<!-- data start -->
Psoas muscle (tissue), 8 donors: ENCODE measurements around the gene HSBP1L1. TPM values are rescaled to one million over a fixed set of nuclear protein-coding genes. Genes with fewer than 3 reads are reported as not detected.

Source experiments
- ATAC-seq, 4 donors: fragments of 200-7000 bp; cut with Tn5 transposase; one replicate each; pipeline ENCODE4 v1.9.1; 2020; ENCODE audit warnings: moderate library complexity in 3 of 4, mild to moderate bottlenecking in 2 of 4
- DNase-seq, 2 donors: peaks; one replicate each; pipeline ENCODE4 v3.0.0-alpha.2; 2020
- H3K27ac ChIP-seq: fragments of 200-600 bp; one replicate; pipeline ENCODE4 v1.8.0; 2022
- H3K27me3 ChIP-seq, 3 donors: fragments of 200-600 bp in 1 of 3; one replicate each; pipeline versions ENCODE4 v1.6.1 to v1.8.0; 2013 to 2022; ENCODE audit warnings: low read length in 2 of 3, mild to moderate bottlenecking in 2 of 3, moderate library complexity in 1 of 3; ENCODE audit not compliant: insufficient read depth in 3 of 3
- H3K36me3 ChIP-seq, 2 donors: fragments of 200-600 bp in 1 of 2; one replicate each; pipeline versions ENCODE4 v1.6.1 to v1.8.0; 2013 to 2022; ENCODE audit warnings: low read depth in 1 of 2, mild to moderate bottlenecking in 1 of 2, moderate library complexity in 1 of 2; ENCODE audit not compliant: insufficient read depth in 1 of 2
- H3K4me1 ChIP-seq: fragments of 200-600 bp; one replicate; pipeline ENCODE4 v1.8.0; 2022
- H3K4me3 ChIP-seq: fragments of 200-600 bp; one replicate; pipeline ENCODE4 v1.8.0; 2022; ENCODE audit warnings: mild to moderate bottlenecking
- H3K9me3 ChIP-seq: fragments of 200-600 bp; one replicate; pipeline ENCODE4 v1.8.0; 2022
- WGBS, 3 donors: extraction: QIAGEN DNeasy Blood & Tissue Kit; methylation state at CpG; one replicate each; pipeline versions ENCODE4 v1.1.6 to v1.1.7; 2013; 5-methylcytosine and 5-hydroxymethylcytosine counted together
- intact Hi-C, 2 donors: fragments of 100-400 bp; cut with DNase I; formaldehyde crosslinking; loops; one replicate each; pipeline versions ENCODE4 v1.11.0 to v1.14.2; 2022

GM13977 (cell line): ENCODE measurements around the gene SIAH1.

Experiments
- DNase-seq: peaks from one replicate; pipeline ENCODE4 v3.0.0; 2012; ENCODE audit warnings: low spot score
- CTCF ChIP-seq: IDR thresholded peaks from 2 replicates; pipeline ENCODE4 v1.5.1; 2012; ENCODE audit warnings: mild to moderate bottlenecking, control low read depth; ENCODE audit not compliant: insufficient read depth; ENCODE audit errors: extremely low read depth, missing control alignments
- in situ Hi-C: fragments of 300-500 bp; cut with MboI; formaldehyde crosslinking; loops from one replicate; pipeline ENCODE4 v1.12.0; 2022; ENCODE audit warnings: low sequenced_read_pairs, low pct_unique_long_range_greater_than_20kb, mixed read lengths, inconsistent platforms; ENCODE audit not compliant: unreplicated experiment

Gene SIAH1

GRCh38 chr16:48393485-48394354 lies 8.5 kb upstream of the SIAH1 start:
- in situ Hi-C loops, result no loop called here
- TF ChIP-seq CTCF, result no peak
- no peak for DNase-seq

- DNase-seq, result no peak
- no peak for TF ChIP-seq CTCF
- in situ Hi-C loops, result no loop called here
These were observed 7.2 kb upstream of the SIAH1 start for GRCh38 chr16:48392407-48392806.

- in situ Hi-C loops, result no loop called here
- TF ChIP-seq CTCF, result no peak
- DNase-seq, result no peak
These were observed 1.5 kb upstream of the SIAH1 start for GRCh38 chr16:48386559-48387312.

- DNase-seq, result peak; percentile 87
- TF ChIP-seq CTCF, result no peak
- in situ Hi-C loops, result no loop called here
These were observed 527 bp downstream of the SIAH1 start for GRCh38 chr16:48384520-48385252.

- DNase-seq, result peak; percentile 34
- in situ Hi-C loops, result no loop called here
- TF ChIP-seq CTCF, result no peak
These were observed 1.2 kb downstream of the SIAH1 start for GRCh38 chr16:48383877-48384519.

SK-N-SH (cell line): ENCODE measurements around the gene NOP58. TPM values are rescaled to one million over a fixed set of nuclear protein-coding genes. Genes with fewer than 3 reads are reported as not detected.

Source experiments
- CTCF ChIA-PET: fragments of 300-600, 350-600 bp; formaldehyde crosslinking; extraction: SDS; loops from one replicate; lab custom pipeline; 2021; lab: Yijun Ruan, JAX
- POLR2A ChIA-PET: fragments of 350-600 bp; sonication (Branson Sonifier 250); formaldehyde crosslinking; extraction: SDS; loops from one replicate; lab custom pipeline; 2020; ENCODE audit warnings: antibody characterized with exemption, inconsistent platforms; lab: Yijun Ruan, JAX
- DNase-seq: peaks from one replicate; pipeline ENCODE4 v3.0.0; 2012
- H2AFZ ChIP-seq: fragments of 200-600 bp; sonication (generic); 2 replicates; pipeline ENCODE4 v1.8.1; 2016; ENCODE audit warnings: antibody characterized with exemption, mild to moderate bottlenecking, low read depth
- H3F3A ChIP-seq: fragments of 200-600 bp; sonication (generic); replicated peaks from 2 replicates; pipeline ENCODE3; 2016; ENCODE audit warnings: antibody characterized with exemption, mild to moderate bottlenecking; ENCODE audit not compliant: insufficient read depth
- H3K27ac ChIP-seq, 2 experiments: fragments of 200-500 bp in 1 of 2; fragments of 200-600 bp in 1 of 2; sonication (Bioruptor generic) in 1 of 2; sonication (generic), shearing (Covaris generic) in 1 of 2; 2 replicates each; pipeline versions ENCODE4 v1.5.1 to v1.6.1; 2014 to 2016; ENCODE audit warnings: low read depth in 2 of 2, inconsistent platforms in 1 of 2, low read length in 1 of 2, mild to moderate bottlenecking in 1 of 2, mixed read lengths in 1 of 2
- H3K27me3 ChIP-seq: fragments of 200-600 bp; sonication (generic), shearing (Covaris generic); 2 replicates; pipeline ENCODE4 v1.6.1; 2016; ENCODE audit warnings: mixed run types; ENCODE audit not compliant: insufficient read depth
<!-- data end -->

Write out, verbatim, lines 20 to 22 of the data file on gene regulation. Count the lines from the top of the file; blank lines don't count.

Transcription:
- in situ Hi-C loops, result no loop called here
- TF ChIP-seq CTCF, result no peak
- no peak for DNase-seq